Using NetSuite’s NetFlex or Salesforce.com’s sforce software, for instance, developers can integrate with a wide variety of applications as well as create entirely new applications based on the vendor’s hosted platforms. CRM vendor Salesnet, which tends to target larger customers, offers integration-as-a-service capabilities as well as a growing private-label program. And Intacct, Los Gatos, Calif., has been quietly building a coalition of SaS companies that can work together, allowing each other’s partners to sell best-of-breed suites on the fly.
It’s important to note that all of these applications were written specifically for the Web and, as such, make use of modern, open standards. Also referred to as on-demand software and application service provider (ASP) software-partially because competing market analysts have yet to agree on a standard term-such Net-native applications support multiple customers with a single database. It’s this so-called multitenancy environment that gives SaS software dramatic economies of scale over traditional applications, even over those that have been enabled for hosting.
Thanks to the consummate marketing skills of Salesforce.com, the ASP market has heated up. Now ISVs are adding such services to their arsenal and, increasingly, customers are considering them as viable alternatives. Evidence for this can be found in the report “Key Trends in Software Pricing and Licensing,” published by the Software & Information Industry Association in conjunction with asset management vendor Macrovision. According to this study of 396 software executives and 100 enterprise customers, one-third of the polled ISVs already offer subscription-based pricing. Within the next two years, 52 percent of those ISV respondents expect to offer subscription pricing as their primary sales model. Clearly, the service model will become more prevalent.
“Customers are starting to ask us for this,” said Mitch Cannady, CEO of Spinnaker Solutions, an Irvine, Calif., solution provider that specializes in CRM. “At least 25 percent of the opportunities we are in today are at least reviewing the hosted option. Recently we had an account that said that was the only option. Plus, as companies are reviewing whether they should upgrade, they’re also asking themselves if this kind of hosted software is something they should consider. When that starts to happen we have to come up with a good answer for that.”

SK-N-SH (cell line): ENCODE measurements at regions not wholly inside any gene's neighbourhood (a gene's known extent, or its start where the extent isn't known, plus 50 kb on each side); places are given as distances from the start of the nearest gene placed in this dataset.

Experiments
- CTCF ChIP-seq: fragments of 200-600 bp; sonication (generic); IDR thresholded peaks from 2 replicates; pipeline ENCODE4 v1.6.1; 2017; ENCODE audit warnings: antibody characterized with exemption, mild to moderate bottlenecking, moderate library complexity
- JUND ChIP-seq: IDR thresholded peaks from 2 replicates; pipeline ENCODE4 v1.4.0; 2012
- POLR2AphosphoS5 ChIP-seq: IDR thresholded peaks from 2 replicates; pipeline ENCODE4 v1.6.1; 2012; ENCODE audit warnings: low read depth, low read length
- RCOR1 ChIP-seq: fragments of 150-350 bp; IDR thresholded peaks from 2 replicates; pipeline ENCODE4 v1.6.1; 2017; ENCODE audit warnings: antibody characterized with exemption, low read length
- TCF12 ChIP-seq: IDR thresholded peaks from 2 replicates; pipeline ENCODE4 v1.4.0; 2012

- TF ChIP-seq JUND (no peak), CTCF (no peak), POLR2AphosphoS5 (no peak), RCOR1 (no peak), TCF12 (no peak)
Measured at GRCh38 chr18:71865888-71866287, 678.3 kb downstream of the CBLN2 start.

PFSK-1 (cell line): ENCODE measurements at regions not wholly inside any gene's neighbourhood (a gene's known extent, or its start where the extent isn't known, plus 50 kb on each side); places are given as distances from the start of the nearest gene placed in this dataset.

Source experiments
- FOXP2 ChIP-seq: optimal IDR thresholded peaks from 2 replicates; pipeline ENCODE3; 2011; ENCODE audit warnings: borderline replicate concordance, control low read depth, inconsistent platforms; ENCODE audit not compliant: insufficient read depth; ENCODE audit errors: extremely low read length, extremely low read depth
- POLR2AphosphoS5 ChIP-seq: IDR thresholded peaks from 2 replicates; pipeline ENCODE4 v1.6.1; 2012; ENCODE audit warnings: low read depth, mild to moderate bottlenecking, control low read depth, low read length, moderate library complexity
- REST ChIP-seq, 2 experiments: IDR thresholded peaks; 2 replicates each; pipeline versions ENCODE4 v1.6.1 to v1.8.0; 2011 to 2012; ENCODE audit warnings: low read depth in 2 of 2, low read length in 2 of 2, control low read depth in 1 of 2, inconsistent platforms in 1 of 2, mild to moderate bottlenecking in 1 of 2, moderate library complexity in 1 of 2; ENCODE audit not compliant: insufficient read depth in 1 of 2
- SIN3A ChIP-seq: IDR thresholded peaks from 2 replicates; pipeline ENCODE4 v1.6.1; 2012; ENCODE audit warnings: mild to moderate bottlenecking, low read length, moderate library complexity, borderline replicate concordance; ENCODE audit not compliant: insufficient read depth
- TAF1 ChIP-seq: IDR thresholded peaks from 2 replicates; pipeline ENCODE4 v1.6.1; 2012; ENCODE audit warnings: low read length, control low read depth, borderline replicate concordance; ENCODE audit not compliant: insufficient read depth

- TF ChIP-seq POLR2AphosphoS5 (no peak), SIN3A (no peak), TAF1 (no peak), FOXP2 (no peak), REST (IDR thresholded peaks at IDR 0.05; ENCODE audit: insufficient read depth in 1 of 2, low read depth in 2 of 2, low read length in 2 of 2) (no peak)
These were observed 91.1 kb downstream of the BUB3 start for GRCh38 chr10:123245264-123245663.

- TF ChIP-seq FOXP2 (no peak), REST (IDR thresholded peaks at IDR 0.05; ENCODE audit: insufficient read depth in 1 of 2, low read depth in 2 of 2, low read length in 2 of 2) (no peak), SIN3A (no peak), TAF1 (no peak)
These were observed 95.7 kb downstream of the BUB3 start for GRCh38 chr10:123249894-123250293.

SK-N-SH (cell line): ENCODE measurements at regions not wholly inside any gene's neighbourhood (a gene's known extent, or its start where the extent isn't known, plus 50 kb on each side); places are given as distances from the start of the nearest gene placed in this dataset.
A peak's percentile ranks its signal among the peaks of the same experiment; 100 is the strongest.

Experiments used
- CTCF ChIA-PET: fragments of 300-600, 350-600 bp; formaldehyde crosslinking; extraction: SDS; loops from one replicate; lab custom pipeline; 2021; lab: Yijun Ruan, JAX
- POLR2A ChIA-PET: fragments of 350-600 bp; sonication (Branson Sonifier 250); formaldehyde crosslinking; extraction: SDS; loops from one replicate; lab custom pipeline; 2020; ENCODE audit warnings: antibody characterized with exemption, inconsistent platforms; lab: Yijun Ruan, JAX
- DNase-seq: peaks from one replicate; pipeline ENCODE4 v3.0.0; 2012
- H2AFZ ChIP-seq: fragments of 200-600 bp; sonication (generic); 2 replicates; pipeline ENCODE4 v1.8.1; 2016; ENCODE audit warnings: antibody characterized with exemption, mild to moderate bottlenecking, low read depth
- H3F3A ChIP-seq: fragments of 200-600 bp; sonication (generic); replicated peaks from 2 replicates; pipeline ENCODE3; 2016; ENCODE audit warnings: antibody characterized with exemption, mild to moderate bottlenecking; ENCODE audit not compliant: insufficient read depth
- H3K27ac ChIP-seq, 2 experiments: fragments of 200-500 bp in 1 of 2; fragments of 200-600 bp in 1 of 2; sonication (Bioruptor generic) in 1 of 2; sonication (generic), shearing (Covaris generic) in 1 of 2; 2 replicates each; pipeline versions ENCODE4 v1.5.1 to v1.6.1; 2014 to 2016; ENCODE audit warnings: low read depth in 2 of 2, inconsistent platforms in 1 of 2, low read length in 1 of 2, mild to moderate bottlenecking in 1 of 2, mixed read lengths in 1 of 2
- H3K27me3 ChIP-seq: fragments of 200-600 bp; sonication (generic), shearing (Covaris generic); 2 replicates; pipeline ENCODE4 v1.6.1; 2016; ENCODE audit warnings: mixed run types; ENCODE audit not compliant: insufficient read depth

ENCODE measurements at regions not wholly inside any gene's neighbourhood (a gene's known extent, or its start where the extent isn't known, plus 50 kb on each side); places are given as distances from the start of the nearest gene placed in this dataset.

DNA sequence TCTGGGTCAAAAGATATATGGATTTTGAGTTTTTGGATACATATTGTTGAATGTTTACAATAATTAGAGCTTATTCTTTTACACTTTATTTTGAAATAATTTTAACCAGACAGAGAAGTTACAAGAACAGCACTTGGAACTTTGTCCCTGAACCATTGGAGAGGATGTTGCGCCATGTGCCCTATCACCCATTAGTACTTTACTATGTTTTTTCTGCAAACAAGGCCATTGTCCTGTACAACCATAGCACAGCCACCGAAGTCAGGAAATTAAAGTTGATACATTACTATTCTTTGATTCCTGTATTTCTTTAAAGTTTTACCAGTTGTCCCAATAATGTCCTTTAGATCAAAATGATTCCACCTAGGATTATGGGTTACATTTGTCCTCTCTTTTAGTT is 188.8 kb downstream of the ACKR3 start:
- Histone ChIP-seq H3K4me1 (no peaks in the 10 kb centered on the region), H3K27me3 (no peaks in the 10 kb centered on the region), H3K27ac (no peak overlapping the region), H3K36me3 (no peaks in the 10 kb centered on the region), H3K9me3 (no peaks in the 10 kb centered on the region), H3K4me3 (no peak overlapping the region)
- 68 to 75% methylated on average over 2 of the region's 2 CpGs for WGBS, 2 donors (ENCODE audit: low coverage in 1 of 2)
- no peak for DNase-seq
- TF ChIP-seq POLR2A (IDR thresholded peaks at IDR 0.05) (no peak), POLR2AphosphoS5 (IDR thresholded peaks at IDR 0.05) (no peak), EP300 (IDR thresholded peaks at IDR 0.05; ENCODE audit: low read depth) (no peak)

As part of that answer, Spinnaker recently signed on to become a NetSuite reseller and systems integrator. “Integration is where Spinnaker built its name. That’s been a big challenge in the hosted market, and it’s how we competed against [SaS] when we didn’t have a hosted offering,” said Cannady. “But that technology is catching up quickly. We now say you can customize and integrate.”
NetSuite is unusual in the SaS world in that it’s a complete ERP suite, with CRM, e-commerce and financial apps built in. In contrast, almost every other SaS contender offers a point product. Salesforce.com, of course, focuses on CRM. Intacct offers accounting software. Employease and Peopleclick address human resources and staffing needs.
The challenge for partners has been in combining the disparate SaS applications into a cohesive whole. Recently, the industry has seen grass-roots efforts by vendors to make that possible. One example comes by way of Intacct. For the past six months, the company’s CEO, Robert Jurkowski, has been working to forge relationships among vendors of complementary software. With about a dozen SaS companies so far, that coalition includes Intacct, Peopleclick, Employease, Siebel CRM On-Demand, Ultimate Software Group (for payroll and HR) and nSite, which automates manual processes. Recently, Jurkowski scored a coup when he got the backing of IBM and its Software-as-a-Service Partner Council.
“IBM spends $800 million in on-demand positioning, and I wanted to make sure we, as a collection of SaS companies, could work with IBM,” said Jurkowski. “Our view is to give people freedom of choice-to mix and match complementary software however they choose. We’re working with IBM to establish standards on how to integrate through a Web services infrastructure. Once we have that standard, it will be easier for our partners to offer that choice to our customers.”